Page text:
ALBANY, Ga. -- Some unexpected news on the county's revenue front returned something Tuesday to the faces of the Dougherty County Finance committee that had been all but absent during a harsh budget process -- smiles.
As county staff work to find ways to soften the blow of plunging tax revenues and a shrinking tax digest, there was word Tuesday that, through an unexpected uptick in sales tax revenues and creative budgeting, that the county could be poised to reap roughly $1.2 million.
County Administrator Richard Crowdis told the committee that the county's local option sales tax figures had climbed by roughly $500,000.
In addition to those funds, the commission is considering a recommendation by Crowdis and County Finance Director Karen Goff to cut the amount of money the county contributes to employees' deferred compensation, or retirement, accounts from $2.7 million this year to $2 million, saving $700,000.
Crowdis and Goff both told commissioners that they didn't believe shaving $700,000 off the contribution would have an immediate impact on the plans since the county already funds the plan at higher than 80 percent, which they say is unique for local governments following the recession.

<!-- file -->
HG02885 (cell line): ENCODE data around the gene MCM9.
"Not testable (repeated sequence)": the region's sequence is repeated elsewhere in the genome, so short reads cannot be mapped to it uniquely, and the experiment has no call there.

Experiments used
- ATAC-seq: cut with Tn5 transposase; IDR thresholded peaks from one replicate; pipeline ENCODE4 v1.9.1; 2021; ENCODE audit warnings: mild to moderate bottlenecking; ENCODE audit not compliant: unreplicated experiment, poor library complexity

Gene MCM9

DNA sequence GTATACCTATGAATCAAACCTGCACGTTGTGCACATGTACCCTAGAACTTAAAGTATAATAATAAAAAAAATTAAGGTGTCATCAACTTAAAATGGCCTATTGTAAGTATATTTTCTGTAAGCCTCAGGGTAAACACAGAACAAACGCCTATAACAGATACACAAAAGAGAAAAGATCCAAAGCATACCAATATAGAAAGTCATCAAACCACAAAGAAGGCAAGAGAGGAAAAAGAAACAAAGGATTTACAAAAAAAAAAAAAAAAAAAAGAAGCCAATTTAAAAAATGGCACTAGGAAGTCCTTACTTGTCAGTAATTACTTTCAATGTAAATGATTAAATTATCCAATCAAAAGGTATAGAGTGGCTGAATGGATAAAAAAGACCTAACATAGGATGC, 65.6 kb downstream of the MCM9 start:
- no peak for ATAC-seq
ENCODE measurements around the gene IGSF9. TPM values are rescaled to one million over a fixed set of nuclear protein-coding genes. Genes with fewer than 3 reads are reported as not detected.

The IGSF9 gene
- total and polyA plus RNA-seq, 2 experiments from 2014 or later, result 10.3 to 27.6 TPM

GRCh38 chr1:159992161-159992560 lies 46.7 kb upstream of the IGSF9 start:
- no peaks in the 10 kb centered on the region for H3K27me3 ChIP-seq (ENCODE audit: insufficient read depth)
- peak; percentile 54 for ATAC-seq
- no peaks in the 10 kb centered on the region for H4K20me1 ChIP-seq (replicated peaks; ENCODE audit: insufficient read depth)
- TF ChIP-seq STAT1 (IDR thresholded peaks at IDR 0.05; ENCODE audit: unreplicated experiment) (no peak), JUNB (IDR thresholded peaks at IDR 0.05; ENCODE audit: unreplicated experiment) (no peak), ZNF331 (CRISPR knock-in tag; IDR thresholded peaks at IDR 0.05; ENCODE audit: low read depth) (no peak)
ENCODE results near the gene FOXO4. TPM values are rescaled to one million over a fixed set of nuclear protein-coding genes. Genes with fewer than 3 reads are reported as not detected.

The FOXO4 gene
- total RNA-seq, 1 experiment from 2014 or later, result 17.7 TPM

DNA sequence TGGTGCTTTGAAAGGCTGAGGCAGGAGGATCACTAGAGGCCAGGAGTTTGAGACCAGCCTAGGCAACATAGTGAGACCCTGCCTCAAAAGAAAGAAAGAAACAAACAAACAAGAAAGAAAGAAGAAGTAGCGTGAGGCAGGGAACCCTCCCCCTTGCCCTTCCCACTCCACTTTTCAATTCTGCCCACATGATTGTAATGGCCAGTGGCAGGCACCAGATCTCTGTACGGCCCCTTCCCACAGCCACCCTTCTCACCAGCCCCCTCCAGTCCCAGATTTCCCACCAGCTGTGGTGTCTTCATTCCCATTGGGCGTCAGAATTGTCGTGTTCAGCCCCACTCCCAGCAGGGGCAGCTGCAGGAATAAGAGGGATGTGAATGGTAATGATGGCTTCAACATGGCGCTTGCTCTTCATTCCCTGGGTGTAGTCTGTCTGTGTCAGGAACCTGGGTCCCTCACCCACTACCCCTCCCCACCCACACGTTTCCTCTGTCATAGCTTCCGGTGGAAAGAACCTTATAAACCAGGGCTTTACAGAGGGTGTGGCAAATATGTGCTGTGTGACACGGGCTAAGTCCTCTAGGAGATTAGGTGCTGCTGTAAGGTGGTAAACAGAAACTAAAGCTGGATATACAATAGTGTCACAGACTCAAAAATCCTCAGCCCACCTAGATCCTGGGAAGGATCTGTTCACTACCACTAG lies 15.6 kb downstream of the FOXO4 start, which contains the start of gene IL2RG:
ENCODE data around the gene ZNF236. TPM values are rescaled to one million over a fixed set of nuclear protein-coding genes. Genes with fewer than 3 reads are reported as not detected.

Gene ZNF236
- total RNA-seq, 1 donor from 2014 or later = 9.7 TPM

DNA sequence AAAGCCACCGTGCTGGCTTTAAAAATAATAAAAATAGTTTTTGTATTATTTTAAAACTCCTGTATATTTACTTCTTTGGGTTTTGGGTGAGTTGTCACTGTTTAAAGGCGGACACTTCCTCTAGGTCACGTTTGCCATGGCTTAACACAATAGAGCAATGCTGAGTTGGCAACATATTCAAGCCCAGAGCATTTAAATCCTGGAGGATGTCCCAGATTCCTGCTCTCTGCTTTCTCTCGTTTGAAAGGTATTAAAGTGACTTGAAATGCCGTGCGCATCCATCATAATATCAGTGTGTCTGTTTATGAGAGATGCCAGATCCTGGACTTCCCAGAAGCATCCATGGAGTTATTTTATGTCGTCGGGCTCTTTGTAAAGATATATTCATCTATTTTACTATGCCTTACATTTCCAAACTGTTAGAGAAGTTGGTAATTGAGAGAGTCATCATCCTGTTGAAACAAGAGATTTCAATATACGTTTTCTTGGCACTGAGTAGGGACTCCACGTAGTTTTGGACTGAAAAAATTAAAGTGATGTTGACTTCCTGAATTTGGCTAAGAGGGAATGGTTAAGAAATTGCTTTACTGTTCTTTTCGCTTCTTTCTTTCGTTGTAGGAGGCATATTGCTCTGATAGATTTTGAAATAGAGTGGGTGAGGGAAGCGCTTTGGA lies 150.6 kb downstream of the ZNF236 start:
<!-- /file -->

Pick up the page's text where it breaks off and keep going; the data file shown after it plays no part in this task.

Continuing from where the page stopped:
In response to Commissioner John Hayes's inquiry, officials said the move could have a long term impact if the county isn't able to "make up" the payments within the next several years.
The $1.2 million would go a long way toward cutting the $2.6 million gap between projected revenues and projected spending in Fiscal Year 2012, which starts July 1. With the shifting of cash and the uptick in sales taxes, the difference could drop to $1.4 million.
"That's something to smile about," Committee Chairman Lamar Hudgins said. "We're closing the gap and that's important."
The county is still working to mine savings. After going over the budget figures for the proposed FY2012 fiscal year, one figure stood starkly above all the others -- the Dougherty County Jail's $14 million budget.
Now at 37 percent of the county's budget, the figure prompted some shock from the elected officials in the room.
"If this has ballooned to $14 million, someone ought to be talking about it, don't you think?" Hayes said. "I don't know what the answer is, but we've got to do something about this."
Crowdis said that the jail is bucking the trend that it had set over the last decade, which was to peak around 900 inmates before dropping back down.
But over the last two years, the valleys that had traditionally followed the peaks are nowhere to be found and the numbers are inexplicably heading upward.
The committee discussed possibly talking with the judges, District Attorney Greg Edwards and jail officials to ensure that alternative forms of sentencing were being properly used in order to try and bring the jail numbers down.